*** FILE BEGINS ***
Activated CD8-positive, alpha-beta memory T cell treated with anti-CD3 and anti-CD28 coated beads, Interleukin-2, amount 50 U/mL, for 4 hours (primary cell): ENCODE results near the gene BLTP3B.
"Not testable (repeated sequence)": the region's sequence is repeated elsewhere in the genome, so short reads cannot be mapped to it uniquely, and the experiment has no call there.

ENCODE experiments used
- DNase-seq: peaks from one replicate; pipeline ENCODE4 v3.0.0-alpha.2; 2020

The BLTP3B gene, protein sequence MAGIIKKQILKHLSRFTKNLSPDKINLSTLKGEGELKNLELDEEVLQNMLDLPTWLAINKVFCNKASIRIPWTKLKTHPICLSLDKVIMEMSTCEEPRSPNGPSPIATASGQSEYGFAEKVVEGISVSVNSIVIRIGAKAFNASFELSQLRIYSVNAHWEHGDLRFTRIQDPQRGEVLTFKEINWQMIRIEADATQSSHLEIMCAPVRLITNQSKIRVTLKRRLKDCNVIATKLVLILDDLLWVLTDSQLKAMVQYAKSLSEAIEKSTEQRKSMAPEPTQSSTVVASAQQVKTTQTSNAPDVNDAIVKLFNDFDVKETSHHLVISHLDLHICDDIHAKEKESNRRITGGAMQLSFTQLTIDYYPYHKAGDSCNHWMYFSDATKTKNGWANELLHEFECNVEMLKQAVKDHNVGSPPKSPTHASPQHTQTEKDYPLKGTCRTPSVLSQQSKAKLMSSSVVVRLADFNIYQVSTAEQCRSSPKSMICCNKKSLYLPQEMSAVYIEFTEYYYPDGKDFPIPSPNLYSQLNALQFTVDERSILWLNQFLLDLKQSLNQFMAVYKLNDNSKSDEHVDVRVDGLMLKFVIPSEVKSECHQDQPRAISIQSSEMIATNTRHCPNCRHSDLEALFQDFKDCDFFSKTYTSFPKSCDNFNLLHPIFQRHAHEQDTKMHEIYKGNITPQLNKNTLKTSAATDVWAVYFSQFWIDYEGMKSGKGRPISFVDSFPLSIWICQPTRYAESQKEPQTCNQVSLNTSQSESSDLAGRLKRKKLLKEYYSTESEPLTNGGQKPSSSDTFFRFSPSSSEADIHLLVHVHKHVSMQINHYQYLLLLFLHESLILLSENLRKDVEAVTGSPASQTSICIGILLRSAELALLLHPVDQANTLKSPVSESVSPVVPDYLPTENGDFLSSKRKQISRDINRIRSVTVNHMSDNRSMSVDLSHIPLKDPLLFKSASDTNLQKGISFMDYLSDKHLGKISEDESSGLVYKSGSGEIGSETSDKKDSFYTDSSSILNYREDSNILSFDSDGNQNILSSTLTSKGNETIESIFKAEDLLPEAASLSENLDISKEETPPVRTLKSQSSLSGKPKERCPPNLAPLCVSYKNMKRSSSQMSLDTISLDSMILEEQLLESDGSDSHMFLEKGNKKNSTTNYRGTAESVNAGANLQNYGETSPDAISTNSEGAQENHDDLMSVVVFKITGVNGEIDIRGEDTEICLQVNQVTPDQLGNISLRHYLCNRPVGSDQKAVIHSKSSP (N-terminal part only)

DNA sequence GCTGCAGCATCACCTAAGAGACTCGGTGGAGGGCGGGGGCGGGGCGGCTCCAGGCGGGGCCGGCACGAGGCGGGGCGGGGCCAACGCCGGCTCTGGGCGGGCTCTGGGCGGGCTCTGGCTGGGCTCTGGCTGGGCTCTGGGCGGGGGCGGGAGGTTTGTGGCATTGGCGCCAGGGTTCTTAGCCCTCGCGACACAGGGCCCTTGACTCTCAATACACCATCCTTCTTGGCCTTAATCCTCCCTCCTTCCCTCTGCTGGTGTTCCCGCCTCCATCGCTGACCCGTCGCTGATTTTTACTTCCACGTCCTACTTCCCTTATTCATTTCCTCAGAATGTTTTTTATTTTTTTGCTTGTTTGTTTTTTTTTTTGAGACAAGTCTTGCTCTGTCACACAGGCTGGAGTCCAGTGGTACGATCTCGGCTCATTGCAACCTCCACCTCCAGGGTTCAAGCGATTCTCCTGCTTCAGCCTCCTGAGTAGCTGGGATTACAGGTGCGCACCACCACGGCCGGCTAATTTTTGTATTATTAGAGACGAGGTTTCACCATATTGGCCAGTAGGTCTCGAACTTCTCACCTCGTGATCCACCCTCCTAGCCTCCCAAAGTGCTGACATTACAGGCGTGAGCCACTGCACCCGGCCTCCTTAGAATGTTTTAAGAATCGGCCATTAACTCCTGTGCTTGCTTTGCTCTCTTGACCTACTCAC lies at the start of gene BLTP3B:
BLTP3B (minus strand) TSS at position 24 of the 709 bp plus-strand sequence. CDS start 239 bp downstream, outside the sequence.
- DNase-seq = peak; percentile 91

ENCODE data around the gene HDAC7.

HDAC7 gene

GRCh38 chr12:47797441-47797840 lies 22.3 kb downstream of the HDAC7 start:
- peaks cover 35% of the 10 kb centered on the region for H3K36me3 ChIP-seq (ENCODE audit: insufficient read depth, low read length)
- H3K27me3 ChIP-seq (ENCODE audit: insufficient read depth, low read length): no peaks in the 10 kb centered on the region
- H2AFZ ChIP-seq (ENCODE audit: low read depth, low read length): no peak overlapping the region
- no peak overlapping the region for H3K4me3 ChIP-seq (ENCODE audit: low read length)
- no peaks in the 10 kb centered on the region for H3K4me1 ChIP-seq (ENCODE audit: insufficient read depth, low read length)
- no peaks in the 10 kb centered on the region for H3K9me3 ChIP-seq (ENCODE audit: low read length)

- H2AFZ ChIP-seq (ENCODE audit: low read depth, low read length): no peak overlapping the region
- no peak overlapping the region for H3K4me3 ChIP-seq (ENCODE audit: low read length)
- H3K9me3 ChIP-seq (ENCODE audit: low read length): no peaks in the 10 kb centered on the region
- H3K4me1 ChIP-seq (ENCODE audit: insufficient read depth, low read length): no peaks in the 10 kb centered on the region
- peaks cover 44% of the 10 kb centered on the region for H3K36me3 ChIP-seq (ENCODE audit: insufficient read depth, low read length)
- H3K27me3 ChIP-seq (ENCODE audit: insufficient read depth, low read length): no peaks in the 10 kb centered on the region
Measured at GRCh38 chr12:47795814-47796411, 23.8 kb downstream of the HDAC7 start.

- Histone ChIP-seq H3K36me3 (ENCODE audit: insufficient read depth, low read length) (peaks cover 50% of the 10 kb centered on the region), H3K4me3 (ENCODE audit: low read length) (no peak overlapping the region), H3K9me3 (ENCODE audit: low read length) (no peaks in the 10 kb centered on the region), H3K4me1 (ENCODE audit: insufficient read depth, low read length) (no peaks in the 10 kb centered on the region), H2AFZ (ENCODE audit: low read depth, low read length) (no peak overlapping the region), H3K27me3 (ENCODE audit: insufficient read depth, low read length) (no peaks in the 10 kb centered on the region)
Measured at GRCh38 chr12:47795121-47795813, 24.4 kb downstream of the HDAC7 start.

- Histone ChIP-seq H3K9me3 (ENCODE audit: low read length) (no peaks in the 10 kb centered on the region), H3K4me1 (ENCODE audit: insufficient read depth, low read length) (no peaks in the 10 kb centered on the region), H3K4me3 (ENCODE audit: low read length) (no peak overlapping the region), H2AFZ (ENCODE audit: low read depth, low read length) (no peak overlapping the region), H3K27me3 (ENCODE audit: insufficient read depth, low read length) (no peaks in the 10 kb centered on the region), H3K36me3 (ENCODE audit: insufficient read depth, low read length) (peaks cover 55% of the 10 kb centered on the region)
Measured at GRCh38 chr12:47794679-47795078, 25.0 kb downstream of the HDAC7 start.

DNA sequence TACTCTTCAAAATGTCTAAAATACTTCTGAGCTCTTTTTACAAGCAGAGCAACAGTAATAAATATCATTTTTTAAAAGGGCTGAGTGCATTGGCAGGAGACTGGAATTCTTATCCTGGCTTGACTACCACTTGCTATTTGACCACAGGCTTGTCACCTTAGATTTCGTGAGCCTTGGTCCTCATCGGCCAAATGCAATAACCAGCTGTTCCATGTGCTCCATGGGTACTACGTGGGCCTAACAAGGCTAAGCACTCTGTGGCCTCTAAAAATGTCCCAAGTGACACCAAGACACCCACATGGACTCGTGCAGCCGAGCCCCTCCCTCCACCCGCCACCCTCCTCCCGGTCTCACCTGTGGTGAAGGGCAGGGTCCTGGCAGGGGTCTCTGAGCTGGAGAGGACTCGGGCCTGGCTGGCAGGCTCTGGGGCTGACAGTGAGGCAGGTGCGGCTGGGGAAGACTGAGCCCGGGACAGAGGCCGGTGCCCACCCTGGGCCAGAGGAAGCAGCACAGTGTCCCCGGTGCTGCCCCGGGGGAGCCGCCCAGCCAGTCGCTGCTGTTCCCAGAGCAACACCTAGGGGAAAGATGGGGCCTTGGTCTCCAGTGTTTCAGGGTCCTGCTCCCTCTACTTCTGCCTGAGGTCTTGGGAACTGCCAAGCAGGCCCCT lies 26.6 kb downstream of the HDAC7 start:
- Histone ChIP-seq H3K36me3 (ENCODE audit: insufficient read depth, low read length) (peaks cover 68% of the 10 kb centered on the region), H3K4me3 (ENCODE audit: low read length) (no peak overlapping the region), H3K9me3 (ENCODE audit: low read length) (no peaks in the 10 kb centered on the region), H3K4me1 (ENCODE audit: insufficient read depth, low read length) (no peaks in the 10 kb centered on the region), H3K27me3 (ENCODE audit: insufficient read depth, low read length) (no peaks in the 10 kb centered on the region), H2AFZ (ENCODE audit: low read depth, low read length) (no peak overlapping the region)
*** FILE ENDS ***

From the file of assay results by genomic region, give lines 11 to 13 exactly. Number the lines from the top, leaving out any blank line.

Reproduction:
GRCh38 chr12:47797441-47797840 lies 22.3 kb downstream of the HDAC7 start:
- peaks cover 35% of the 10 kb centered on the region for H3K36me3 ChIP-seq (ENCODE audit: insufficient read depth, low read length)
- H3K27me3 ChIP-seq (ENCODE audit: insufficient read depth, low read length): no peaks in the 10 kb centered on the region